Tuesday June 12, 2012
IATA: Airlines’ 2012 profits to plummet
Its chief hits out at EU’s carbon tax scheme
BEIJING: The International Air Transport Association (IATA) warned that global profits would more than halve this year owing to surging oil prices and the eurozone crisis, with European carriers suffering losses of US$1.1bil.
Tony Tyler, head of the airline industry group, also hit out at a controversial carbon tax scheme put in place by the European Union (EU), lashing it as a “polarising obstacle to real progress”.
Tyler told the group's AGM in Beijing that “2012 is another challenging year. We expect revenues of US$631bil but a profit of just US$3bil”. That compares with a profit of US$7.9bil in 2011, IATA figures show.
Tyler cited the cost of oil as a reason for “anaemic global profitability”, and IATA said it predicted an overall average price of US$110 a barrel this year, warning political risks could push this up.
Brent crude oil is currently sitting at US$100 a barrel while West Texas Intermediate is about US$85, although both are down more than US$20 from multi-year peaks earlier this year.
But Tyler added: “The biggest and most immediate risk is the crisis in the eurozone. If it evolves into a banking crisis we could face a continent-wide recession, dragging the rest of the world and our profits down.”
In a statement released as the AGM began yesterday, IATA said it had downgraded its outlook for European airlines in 2012, projecting losses of US$1.1bil compared with its previous forecast of US$600mil in losses.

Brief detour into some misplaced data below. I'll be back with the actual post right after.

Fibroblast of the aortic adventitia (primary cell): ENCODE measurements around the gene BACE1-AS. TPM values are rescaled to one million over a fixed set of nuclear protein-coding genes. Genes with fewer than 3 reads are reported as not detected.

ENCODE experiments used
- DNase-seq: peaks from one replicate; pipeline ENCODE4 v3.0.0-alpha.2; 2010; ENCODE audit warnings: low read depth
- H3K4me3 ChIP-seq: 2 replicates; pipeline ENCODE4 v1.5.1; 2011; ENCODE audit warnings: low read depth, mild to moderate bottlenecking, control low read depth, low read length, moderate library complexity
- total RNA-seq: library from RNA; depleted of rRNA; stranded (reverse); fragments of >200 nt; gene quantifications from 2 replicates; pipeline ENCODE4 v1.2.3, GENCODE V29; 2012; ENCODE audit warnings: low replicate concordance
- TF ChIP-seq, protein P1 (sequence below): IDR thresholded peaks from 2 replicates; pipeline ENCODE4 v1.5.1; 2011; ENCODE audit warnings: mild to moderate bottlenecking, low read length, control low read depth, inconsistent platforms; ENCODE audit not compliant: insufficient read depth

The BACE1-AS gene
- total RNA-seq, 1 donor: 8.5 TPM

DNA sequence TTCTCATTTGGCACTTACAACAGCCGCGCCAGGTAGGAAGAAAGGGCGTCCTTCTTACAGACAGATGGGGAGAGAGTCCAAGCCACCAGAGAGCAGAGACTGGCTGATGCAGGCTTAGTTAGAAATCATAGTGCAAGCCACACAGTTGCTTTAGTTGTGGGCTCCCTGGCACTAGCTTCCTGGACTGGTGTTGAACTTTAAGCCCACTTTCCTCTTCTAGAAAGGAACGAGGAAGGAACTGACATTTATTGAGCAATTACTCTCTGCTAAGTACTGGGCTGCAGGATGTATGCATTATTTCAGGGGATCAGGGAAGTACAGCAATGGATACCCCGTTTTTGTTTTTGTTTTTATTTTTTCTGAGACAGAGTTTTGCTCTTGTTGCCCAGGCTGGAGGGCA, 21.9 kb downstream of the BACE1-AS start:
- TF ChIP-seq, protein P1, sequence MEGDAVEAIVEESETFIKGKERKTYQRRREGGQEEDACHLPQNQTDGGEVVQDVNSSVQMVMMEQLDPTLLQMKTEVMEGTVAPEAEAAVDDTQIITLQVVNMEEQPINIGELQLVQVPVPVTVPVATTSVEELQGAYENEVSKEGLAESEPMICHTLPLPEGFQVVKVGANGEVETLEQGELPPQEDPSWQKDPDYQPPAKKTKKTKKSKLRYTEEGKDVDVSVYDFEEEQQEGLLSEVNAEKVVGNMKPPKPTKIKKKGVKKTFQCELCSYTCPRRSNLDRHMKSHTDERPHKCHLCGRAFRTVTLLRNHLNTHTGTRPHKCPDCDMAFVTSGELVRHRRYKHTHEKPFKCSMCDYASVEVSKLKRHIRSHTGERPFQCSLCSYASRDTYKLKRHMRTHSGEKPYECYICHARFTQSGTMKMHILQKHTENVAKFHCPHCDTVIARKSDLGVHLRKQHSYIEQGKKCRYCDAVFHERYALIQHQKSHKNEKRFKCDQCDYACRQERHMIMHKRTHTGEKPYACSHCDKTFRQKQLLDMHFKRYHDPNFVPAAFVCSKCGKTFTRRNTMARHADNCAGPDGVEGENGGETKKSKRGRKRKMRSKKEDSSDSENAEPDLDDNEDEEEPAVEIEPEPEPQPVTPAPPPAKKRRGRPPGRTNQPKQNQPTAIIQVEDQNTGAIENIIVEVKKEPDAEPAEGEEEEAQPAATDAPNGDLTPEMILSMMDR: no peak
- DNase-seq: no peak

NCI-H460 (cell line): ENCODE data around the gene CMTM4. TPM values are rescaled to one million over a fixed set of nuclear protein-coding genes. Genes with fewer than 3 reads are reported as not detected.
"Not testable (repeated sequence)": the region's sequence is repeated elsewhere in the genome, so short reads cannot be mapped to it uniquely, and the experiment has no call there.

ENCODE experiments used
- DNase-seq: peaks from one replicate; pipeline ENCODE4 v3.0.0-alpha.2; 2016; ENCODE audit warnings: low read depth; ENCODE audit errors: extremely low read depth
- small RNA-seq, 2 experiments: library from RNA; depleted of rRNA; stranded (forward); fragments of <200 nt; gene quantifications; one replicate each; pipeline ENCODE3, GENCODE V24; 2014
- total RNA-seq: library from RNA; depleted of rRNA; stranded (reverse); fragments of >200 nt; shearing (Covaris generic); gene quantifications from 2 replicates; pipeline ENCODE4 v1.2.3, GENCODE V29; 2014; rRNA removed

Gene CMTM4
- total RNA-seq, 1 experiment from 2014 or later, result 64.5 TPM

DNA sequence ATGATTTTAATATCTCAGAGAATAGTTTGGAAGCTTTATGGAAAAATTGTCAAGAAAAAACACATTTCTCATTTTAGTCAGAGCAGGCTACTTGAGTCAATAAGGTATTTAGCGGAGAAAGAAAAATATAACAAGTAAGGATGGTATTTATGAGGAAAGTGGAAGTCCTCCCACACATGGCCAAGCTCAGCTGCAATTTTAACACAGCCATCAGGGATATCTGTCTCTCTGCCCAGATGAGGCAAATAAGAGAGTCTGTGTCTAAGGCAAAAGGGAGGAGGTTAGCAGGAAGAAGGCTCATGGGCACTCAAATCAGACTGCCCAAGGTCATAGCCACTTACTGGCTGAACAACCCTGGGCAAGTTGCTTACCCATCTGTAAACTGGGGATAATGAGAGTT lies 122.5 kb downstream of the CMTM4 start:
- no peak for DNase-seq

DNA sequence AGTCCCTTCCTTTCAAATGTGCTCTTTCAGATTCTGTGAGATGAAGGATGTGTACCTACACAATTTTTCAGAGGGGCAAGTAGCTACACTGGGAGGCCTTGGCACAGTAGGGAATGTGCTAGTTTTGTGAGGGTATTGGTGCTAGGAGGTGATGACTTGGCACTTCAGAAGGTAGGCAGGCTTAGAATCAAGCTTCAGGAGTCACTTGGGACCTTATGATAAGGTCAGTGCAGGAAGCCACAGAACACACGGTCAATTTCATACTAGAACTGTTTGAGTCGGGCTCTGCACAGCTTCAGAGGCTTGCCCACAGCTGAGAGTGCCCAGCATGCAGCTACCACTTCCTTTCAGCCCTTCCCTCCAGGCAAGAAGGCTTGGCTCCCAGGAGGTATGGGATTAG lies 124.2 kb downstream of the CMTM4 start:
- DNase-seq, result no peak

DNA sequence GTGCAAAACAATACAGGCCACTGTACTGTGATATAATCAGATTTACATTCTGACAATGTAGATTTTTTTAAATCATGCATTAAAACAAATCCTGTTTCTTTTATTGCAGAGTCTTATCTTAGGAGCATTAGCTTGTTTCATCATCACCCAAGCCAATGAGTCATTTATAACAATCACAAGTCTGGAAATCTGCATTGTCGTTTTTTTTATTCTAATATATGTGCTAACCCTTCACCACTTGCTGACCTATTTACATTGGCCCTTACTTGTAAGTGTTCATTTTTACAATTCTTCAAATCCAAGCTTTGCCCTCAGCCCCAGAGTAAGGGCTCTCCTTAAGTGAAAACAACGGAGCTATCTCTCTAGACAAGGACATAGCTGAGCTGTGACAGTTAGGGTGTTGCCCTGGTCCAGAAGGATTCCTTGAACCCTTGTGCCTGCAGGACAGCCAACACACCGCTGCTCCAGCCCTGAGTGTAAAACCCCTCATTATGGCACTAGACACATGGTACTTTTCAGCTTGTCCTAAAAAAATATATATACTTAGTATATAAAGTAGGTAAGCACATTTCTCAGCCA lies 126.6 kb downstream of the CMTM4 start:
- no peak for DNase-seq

The estimate comes despite figures showing 5.6% year-on-year growth in European passenger traffic in April and predictions global passenger numbers would rise to nearly three billion this year versus 2.8 billion in 2011.
“For European carriers, the business environment is deteriorating rapidly, resulting in sizeable losses,” Tyler was quoted as saying in the statement.
But he added that the global picture was “diverse”, with carriers in North and Latin America expected to see improved prospects from 2011, compared with airlines in Europe, the Asia-Pacific and the Middle East.
According to IATA estimates, North American carriers are likely to post profits of US$1.4bil in 2012, a slight improvement on the previous year due to strict management of airline capacity.
Carriers in the Middle East, however, are expected to see profits drop by more than half, as are those in the Asia-Pacific region due in part to slowing Indian and Chinese economies.
Growth in China, the world's second largest economy, slowed to 8.1% in the first quarter of 2012 its slowest pace in nearly three years.
But yesterday, Li Jiaxiang head of China's aviation watchdog detailed ambitious expansion plans for his country's aviation sector, pointing for instance to the planned construction of 70 new airports by 2015.
Li also reiterated that Chinese carriers would buy an average of more than 300 planes a year from 2011 to 2015 the country's current five-year economic plan.
During his speech, Tyler also blasted a controversial carbon tax that the EU is trying to impose on all airlines a move that has sparked a backlash from the United States, China, Russia, India and European carriers.
Airlines flying to, from or within the EU are required to monitor CO2 emissions for entire journeys and, if necessary, pay for exceeding their carbon allowances.
The scheme was “a polarising obstacle that is preventing real progress. Our host country, China, is at the forefront of the opposition to the European ETS (Emissions Trading Scheme). Its carriers are forbidden from participating”, Tyler said. - AFP